To learn about the concept of how currencies should flow, consider coming to the training course: Holy Currencies – Conversation on Money and Sustainable Ministries (February 27- March 2, 2012, Los Angeles) This course explores the cycle of blessings that involves 6 currencies – money, time/place, gracious leadership, relationship, truth and wellness. Learning how these currencies flow are essential for creating a missional and sustainable ministry. Click  to get more information.

The Rev. Eric H. F. Law is the founder and executive director of the Kaleidoscope Institute, which offers resources and training for intercultural competency, congregational development and stewardship.

Finding the Optimal Level of Conflict – by David R. Brubaker

Every congregation experiences conflict, even though each one does so in unique ways. The sources of conflict may vary from the micro to the macro—from intrapersonal pathologies to personality differences to globalization forces—but over time they are inescapable. Various studies have shown that organizational leaders and managers spend up to 25 percent of their time managing conflict. Experienced pastors know that during times of crisis, conflict management duties can become all-consuming.

Although many members assume that all congregational conflicts emerge from personality differences or communication problems, other significant sources are often at work within the system itself. These include the structure, culture, and leadership of the organization. However, conflict can result not just from changes in the structure, culture, and environment but also from other systemic realities within those three areas.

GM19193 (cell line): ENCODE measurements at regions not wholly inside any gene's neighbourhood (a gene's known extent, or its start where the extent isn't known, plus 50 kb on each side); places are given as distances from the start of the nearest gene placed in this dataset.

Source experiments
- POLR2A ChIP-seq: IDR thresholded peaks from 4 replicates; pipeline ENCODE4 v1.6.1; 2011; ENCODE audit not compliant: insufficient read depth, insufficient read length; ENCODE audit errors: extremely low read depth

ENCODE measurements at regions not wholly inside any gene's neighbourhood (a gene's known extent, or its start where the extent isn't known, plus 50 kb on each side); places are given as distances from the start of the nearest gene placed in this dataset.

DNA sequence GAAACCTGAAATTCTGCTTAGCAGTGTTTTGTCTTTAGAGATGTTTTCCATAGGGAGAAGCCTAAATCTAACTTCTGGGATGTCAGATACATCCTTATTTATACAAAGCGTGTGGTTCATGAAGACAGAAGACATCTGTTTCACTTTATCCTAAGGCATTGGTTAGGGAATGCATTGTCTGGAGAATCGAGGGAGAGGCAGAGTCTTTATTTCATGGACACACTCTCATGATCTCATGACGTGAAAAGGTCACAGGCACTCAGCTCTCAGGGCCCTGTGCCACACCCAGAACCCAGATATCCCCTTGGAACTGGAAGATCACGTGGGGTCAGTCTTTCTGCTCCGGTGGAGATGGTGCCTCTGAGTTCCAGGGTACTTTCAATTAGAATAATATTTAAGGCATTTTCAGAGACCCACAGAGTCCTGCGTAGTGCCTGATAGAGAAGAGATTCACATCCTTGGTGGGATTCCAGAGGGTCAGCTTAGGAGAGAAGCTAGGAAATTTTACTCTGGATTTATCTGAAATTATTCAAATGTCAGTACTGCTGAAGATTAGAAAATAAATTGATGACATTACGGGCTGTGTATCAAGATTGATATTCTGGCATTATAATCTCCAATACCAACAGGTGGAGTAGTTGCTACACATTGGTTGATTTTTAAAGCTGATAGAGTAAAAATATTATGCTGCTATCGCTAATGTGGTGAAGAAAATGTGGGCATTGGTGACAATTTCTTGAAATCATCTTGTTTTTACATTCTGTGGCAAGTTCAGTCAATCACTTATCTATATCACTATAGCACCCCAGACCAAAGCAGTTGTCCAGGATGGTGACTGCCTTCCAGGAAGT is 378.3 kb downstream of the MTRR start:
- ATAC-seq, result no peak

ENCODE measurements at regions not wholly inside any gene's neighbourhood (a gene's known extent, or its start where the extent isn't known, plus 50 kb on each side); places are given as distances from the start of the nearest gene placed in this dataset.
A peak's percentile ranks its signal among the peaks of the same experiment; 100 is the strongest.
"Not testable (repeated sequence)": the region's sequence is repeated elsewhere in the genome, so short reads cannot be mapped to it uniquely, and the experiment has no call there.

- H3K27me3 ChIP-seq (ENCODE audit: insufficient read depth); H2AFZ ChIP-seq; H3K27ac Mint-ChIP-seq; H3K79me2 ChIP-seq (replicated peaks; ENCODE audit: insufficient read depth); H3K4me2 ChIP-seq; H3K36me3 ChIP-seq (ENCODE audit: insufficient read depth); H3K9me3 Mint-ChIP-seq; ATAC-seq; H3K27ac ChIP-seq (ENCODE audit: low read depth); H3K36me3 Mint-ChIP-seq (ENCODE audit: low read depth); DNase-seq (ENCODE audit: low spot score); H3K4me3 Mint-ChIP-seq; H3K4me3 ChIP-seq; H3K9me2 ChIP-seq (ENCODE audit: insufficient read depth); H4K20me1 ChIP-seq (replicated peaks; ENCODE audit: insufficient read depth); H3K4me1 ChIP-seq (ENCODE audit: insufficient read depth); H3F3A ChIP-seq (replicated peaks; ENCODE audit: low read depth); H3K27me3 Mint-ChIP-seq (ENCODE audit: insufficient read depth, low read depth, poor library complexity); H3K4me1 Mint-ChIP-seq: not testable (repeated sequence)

Conflict can arise out of the congregational structure from one of several causes. First, conflict results when power is overly centralized and those with less power attempt to shift the power imbalance. Second, roles can be so poorly defined that overlapping and thus contested responsibilities lead to tension and conflict. Third, the formal and the informal social structure can be so divergent that conflict emerges from differing perceptions of who really has authority. Leaders who notice patterns in the interpersonal conflicts in their congregation will want to consider these possible structural causes.

An organization’s culture can be another underlying source of conflict, particularly its most visible expression—the worship service. The most common conflict arises when newer congregational members encounter an entrenched organizational culture that they do not share. The conflicts that result tend to be framed by both groups in terms of right and wrong behavior, as culture supplies the values and norms that help us determine what behavior is appropriate or inappropriate. If a pastor or other staff person hired from outside the congregation is perceived to be acting in ways that are counter to the congregation’s cultural values, conflict is particularly likely and tends to be acute. And when an outside leader and an inside culture clash, culture normally wins.

Finally, the multiple environments in which a congregation is nested also provide the potential for multiple sources of conflict. This is the reason why “town/gown” conflicts (between communities and the colleges or universities they host) are so common; academic cultures that value debate and progressive thinking are likely to be in tension with environments that value harmony and traditional values.

Although conflict is inevitable, many scholars and practitioners believe that any organization may have an optimal level of conflict. Some disagreement and conflict provides energy and generates ideas, but too much conflict becomes destructive. When an organization has too little conflict, it may need to be encouraged, and when an organization has too much conflict, it may need to be reduced. In the middle of this curve, however, lies an optimal level of conflict where most organizations seem to thrive. Stirring the conflict pot may be needed in some situations, but when the pot starts to boil over, a conflict reduction strategy may be needed.